You may have read a lot of chatter about the European Commission’s Digital Single Market (DSM) over the last two days. The reaction in the blogosphere has already been a mix of optimism, hope, consternation, cynicism… and general Brussels fatigue.
What is the DSM?
In a nutshell, it is a strategy that seeks to create a true ‘single market’ within the EU – that is, a market where there is total free movement of goods, persons, services and capital; where individuals and businesses can seamlessly and fairly access online services, regardless of where in the EU they are situated.
Theoretically, EU citizens will finally be able to use their mobile phones across Europe without roaming charges, and access the same music, movies and sports events online at the same price wherever they are.
Whatever the public reaction, there is no doubt that the DSM is a highly ambitious strategy. It sets out wide legislative initiatives across a vast range of issues: from copyright, e-commerce, geo-blocking, competition, cross-border shipment, data protection, to telecoms regulation.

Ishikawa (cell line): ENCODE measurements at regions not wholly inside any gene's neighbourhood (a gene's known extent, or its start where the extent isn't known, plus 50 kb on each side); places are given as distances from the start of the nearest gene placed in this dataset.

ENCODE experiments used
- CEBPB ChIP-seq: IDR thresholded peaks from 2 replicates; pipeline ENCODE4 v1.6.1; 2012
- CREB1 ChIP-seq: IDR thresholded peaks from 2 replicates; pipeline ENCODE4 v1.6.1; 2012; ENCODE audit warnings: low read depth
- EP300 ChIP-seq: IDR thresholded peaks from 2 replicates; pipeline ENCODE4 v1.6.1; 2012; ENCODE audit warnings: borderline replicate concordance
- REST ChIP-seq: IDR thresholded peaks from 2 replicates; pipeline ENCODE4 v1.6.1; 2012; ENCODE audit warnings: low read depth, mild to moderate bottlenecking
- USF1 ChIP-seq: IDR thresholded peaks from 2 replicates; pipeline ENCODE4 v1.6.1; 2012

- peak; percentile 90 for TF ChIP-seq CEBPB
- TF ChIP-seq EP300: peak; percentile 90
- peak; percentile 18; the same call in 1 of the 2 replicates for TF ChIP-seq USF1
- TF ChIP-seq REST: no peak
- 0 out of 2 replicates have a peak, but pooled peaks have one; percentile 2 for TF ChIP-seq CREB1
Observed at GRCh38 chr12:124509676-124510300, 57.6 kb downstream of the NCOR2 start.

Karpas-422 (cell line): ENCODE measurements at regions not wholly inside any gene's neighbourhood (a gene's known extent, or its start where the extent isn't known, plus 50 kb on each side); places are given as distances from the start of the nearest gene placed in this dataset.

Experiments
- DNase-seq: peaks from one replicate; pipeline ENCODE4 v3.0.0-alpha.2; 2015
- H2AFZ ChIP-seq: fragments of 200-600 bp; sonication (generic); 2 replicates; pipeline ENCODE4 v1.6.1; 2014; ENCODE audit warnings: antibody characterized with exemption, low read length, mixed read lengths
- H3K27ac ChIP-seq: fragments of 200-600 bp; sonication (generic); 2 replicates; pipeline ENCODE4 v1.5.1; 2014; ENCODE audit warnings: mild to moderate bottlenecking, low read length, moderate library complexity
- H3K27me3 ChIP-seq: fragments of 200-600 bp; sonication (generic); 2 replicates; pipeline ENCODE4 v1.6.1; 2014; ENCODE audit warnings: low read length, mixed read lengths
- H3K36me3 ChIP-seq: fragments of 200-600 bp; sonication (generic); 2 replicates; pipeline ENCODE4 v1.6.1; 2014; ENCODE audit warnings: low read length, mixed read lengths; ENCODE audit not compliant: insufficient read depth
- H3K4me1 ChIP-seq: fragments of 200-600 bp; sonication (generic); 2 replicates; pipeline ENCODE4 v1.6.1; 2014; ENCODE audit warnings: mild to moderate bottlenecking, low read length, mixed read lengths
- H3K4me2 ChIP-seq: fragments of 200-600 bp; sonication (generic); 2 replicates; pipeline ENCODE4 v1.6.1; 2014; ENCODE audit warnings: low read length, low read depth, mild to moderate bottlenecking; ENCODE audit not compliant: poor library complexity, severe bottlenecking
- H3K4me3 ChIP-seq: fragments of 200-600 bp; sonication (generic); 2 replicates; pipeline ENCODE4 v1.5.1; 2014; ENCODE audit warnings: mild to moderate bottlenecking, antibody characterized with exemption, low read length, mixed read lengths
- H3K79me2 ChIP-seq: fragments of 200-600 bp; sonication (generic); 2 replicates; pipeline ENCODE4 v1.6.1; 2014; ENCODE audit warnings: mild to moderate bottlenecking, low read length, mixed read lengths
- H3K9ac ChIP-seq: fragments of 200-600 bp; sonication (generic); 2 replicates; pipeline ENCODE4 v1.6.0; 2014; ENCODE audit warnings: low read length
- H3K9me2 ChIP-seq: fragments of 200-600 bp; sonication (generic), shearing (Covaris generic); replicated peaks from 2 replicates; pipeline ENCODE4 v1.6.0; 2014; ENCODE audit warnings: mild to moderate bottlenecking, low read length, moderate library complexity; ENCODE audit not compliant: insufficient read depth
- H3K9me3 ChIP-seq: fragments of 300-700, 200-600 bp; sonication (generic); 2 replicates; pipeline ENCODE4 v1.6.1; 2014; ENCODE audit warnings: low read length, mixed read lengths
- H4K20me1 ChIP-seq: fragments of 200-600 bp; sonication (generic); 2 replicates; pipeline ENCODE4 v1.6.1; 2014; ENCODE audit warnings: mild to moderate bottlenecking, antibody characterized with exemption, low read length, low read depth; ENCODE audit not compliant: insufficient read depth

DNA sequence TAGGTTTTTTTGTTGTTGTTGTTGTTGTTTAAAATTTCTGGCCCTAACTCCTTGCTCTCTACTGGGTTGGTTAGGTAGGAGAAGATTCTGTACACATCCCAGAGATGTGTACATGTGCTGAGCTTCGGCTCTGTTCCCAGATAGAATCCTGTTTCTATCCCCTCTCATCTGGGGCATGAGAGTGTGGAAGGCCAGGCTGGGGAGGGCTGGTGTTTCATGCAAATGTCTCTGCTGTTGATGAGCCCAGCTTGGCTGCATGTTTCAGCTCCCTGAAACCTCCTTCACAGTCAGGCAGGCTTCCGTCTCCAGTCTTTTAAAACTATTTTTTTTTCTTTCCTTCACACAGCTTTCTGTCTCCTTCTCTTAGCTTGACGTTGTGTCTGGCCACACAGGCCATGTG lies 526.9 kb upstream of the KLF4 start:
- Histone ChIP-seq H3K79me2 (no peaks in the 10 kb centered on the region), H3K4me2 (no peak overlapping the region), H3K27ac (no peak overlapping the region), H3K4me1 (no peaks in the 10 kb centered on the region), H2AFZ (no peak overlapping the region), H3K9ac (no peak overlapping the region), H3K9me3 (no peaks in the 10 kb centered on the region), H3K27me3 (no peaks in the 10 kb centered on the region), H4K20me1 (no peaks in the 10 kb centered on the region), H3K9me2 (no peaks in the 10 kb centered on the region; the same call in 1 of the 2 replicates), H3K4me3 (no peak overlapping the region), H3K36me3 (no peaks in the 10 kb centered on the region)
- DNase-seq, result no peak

Much has already been written about these proposals and the Fieldfisher team has written this great summary of all the legislative proposals.
For the readers of this blog, we’d like to focus only on those proposals that relate to privacy and data protection.
Privacy & Data Protection issues
In our view, data issues lie at the heart of these reforms and there are 4 key initiatives that impact directly on these rights:
1. Review of data collection practices by online platforms
As part of the DSM, the Commission is proposing a “comprehensive analysis” of online platforms in general, including anything from search engines, social media sites, e-commerce platforms, app stores and price comparison sites.
One of the concerns of the Commission is that online platforms generate, accumulate and control an enormous amount of data about their customers and use algorithms to turn this into usable information. One study it looked at, for example, concluded that 12% of search engine results were personalized, mainly by geo-location, prior search history, or by whether the user was logged in or out of the site.
The Commission found that there was a worrying lack of awareness by consumers about the data collection practices of online platforms: they did not know what data about their online activities was being collected and how it was being used. In the Commission’s view, this not only interfered with the consumers’ fundamental rights to privacy and data protection, it also resulted in an asymmetry between market actors.